Against a backdrop of geopolitical uncertainty, generational workforce shifts and soaring operational risks, businesses are experiencing the greatest transformation in decades. To navigate this change and quickly identify threats and opportunities, business leaders need to empower their organisations to make better, faster decisions based on data.
The role of business intelligence (BI) is quickly evolving in this new era. Research is now conducted by everyone, everywhere—but the growth of self-service intelligence also poses various challenges. The rise in hybrid working creates new obstacles for collaboration and information gathering, particularly for those working across borders and locales. And at a time when the threat of misinformation is ever-present, source transparency should be top of mind.
Understanding these 21st century information challenges is the first step to streamline research and enable smarter decision making across the organization. Here’s what you need to look out for.
Managing the generational shift
The ongoing generational transition is one of the biggest factors influencing knowledge gathering and decision making in the workplace. Hyper-connected and tech-savvy, Millennials and Generation Z have come to expect the ease and convenience of their favorite consumer apps in a professional environment too.
How this demographic consumes news and information is also strikingly different to other generations. Instead of getting their news from a single source, Millennials and Gen Z are more likely to turn to digital tools to access trending and personalized content from multiple sources and publications on the go.
These behaviours are driving the propensity for self-service BI. As these younger generations progress to management roles and the C-Suite, they are driving demand for innovative new tools and techniques to consume and digest business information, with convenience at the core of the experience.
Traci Mabrey is the Head of Factiva, a global news and business information database owned by Dow Jones.
A future of work that is global-local
New ways of working since the pandemic are further accelerating this trend. Hybrid working is the new normal that businesses must adapt to—a recent survey by the World Economic Forum revealed more than two-thirds of people favor a hybrid work routine, while a quarter prefer fully remote working. The popularity of hybrid working practices can pose a challenge for employees collaborating across different teams and time-zones.
Overcoming these obstacles requires re-thinking existing operating models to reorient them around shared discovery, collaboration and decentralized decision making. It’s imperative for business leaders to break down organizational silos and team barriers so that they can build an environment that strikes the balance between empowerment and control, delegation and centralization.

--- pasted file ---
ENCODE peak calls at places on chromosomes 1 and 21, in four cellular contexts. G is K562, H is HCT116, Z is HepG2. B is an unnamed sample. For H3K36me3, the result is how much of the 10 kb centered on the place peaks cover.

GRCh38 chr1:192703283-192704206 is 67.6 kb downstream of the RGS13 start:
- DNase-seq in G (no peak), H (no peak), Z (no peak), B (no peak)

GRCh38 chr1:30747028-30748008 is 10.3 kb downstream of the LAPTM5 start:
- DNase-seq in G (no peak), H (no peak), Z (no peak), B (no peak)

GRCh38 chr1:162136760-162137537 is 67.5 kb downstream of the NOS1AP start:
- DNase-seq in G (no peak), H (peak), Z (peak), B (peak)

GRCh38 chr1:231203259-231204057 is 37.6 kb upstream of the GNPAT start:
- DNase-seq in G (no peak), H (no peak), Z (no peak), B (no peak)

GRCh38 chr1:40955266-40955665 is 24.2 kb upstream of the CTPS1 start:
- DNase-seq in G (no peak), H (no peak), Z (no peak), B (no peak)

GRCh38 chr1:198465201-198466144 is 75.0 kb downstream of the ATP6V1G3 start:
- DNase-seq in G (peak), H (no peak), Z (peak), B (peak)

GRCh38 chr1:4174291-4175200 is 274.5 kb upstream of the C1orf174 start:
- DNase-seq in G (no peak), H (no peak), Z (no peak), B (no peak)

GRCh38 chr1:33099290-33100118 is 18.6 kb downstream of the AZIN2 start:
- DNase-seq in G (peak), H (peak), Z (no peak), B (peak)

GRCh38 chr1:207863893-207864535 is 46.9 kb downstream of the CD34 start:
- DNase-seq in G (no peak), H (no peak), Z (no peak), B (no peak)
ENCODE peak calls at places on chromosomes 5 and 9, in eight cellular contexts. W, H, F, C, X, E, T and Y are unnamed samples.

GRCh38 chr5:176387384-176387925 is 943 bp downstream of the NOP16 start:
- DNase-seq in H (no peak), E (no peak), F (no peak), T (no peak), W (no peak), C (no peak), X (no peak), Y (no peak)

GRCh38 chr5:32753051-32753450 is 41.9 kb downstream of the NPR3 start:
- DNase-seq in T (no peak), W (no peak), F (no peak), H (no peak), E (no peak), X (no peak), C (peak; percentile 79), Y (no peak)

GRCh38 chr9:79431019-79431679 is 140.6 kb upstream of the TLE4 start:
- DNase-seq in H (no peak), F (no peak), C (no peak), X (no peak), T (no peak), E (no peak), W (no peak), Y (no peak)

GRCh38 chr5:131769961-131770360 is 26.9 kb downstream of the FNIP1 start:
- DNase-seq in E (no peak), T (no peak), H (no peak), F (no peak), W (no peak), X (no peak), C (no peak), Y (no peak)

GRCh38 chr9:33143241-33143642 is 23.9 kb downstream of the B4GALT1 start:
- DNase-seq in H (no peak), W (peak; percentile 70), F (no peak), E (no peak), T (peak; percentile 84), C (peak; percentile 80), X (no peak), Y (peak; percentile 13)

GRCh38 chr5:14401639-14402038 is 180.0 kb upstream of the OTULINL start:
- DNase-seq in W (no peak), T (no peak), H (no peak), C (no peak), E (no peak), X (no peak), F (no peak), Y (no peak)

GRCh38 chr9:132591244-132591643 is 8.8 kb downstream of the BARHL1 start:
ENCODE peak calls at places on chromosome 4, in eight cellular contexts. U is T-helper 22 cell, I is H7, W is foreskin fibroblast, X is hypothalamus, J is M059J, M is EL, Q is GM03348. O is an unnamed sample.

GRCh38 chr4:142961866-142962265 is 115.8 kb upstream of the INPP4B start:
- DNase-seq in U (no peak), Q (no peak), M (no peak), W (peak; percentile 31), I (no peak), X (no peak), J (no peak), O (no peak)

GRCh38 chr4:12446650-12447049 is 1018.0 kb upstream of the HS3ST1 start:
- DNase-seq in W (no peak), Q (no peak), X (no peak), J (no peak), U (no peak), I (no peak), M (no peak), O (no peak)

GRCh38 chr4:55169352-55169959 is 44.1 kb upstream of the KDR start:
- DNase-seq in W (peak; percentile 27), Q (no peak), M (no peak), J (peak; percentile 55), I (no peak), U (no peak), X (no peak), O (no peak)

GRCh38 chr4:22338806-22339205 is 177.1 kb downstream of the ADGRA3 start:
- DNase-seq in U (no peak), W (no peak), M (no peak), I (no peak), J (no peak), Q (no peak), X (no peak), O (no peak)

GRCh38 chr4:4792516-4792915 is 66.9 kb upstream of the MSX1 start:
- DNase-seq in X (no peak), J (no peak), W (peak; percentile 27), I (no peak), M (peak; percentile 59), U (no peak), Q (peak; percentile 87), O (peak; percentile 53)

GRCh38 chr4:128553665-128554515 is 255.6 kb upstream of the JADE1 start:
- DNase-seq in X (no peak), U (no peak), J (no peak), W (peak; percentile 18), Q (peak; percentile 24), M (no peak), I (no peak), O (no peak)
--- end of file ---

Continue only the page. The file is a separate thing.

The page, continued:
BI tools can enable a more agile way of working by levelling the research playing field, delivering high-quality, trusted intelligence between teams. Enabling quick access to a central database of intelligence gathered from global and local sources is now critical to allow employees to quickly assess new and existing opportunities and make better decisions collectively.
Countering misinformation with credible intelligence
News-derived data has long been a critical source of intelligence, providing an unparalleled view of the past and present, and windows into the future. But the threat of misinformation across freely available search engines underscores the need for transparent, trusted sources of information.
From social media platforms awash with fake news, to siloed informational echo chambers, many novice researchers face key challenges assessing the veracity, truthfulness and credibility of their online sources. Algorithmic news feeds on free search engines and social media platforms muddy the source transparency waters for businesses and employees alike. One study from the Massachusetts Institute of Technology’s Media Lab found that falsehoods are 70% more likely to be retweeted on Twitter than the truth, highlighting the scale of the challenge.
Workforces today face different informational challenges compared to their predecessors—and misinformation can have serious regulatory and business risk implications. Information providers have a responsibility to guarantee the integrity of their data by licensing content from trustworthy publishers, and combining artificial intelligence with human expertise to continually vet and verify the reliability of sources. At Dow Jones we call this collaboration between machines and humans “Authentic Intelligence”—and it is this unique approach that ultimately ensures the quality of our news-derived data.
The disruption of recent years has shown that businesses need to make decisions in real time to stay ahead of the competition. During times of volatility, the democratization of decision making is key to maintaining an edge. This means arming people with the tools and data they need to uncover insights and take strategic action.
During times of volatility, formalising an approach to business intelligence and professional research should be a top priority for business leaders. Whether you work in sales, strategy or the C-Suite, access to high-quality, trusted news will help you cut through the noise, and surface business-critical information to make smarter, faster decisions.